“The idea is that we want to make sure that people who are sick and need treatment have access, but as a service industry person, most of us don’t have health insurance. I’m already going to have to pick up second and third-hand job stuff. I have a friend who’s helping me pick up a job doing home decoration stuff, laying tile, that sort of thing. That’s not anything I’ve ever done, it’s a whole new skill set I’m going to have to learn, and theoretically this is a temporary thing because this is only going to last a few weeks, a couple months, who knows, but the whole thing is really kind of scary honestly.”

Lamar agreed that restaurants should remain closed, but without any income he doesn’t know what will happen.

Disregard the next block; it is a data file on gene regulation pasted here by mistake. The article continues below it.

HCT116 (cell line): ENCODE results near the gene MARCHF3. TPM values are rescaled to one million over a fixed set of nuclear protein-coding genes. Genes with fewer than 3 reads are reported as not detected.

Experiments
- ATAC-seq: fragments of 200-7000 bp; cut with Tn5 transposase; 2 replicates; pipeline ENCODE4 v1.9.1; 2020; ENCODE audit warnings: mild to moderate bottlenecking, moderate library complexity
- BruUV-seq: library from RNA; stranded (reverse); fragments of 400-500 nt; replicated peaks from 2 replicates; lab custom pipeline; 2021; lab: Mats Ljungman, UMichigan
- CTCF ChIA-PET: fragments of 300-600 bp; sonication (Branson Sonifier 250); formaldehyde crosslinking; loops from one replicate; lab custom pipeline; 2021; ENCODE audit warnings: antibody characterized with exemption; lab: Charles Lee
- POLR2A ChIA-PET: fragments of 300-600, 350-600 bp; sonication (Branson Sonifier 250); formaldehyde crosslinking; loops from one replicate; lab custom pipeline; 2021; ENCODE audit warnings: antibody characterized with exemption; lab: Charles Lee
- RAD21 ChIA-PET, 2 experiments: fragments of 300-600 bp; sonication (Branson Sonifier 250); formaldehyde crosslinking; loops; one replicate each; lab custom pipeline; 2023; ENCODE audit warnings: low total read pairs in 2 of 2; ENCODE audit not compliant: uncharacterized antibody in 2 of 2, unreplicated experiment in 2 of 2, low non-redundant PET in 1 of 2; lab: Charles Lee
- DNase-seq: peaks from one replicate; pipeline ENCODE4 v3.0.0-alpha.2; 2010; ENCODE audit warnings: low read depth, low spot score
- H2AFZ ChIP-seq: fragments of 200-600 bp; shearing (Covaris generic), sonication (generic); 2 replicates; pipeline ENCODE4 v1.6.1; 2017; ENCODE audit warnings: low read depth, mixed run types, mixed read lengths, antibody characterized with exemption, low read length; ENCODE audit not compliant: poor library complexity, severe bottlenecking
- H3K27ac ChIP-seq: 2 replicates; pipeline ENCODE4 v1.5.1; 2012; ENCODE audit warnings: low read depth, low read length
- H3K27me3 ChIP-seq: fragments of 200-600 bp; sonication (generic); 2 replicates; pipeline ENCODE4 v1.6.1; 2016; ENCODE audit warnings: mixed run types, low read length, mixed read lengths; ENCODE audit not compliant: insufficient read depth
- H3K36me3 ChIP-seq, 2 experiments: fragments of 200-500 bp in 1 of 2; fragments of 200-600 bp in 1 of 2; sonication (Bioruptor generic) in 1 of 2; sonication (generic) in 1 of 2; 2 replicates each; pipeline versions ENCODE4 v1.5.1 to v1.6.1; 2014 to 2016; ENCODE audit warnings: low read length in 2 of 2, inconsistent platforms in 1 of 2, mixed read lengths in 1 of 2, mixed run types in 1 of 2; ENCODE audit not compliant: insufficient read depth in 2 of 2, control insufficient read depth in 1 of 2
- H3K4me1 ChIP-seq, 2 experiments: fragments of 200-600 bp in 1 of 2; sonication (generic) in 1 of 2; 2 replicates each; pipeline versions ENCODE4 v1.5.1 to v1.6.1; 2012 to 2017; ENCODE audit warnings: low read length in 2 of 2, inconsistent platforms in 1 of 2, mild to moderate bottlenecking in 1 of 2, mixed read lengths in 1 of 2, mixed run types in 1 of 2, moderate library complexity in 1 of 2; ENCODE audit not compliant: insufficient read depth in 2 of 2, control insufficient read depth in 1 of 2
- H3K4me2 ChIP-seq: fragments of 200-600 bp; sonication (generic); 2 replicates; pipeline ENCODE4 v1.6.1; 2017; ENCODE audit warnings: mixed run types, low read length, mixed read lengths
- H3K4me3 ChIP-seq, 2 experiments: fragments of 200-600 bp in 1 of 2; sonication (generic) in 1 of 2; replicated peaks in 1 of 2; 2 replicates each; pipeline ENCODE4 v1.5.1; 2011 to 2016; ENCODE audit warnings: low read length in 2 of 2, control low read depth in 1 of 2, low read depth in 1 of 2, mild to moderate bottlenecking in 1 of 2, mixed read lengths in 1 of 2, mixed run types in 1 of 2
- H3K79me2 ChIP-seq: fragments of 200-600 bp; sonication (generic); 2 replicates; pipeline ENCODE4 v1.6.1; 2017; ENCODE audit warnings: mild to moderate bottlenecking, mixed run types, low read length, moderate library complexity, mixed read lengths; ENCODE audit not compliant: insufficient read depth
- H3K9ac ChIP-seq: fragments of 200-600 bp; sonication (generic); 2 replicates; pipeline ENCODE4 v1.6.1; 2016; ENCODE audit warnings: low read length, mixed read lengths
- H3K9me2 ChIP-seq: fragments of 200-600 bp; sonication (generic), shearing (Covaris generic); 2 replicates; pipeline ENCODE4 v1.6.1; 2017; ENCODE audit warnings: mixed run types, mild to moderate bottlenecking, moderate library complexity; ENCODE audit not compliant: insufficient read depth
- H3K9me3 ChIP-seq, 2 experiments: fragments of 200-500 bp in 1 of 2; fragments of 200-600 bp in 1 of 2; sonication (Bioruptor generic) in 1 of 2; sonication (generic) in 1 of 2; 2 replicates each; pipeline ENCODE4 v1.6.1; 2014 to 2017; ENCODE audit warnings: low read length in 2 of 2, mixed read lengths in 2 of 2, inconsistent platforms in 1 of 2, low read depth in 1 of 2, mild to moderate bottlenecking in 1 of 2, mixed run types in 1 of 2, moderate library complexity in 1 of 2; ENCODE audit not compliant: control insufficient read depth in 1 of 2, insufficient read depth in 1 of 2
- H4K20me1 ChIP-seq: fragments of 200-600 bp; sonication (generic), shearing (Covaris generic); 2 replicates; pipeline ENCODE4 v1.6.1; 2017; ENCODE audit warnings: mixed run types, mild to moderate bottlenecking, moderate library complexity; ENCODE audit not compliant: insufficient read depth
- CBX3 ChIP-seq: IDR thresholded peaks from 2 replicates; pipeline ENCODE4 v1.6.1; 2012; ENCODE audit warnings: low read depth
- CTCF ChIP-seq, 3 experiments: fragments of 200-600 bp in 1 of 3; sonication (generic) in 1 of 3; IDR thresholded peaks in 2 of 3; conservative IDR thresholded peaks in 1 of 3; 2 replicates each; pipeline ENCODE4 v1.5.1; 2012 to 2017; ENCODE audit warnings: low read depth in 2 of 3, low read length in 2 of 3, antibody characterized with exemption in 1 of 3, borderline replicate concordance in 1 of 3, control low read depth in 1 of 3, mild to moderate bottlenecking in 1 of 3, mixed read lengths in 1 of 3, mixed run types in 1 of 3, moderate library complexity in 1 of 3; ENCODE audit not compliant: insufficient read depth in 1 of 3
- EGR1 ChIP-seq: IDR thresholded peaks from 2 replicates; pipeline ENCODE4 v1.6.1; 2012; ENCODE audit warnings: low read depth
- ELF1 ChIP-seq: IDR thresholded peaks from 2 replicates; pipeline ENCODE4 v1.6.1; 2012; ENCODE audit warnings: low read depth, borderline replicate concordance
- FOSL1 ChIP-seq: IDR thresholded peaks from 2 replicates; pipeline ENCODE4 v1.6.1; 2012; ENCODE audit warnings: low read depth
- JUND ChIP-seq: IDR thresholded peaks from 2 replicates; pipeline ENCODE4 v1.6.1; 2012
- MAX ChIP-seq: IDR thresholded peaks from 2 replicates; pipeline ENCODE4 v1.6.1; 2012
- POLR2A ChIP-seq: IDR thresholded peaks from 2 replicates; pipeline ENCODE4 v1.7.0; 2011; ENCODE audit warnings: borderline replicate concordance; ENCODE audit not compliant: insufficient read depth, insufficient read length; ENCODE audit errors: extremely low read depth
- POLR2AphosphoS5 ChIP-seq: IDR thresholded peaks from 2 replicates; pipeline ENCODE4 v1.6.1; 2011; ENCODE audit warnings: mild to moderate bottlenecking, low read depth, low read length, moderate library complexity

“Three weeks right now is the minimum. I’ve been reading that now they’re saying maybe four to eight weeks of isolation, and that’s frightening. I don’t have money saved! I’m supposed to move out of this apartment by the end of May. How am I going do that if I’m not making money?

“We are being put in the position: what’s more important, the general welfare of everyone else, or keeping my lights on? It’s completely unfair. That is not a position I should be forced into. I shouldn’t have to make that decision. If our government was doing what it’s supposed to do, which is to look after and help its citizens, this wouldn’t be a thing I would have to worry about.”

Dallas, Texas

Hanna, a server at a restaurant in Dallas, does not know what she’s going to do either. “I’m in a lead server position so I get paid $8 an hour. My experience at this restaurant is a little bit different than my other server coworkers who get paid $2.13 an hour. This place is a bit more high-end so the tipout is a bit more than what I’m used to at other restaurants,” she told the WSWS.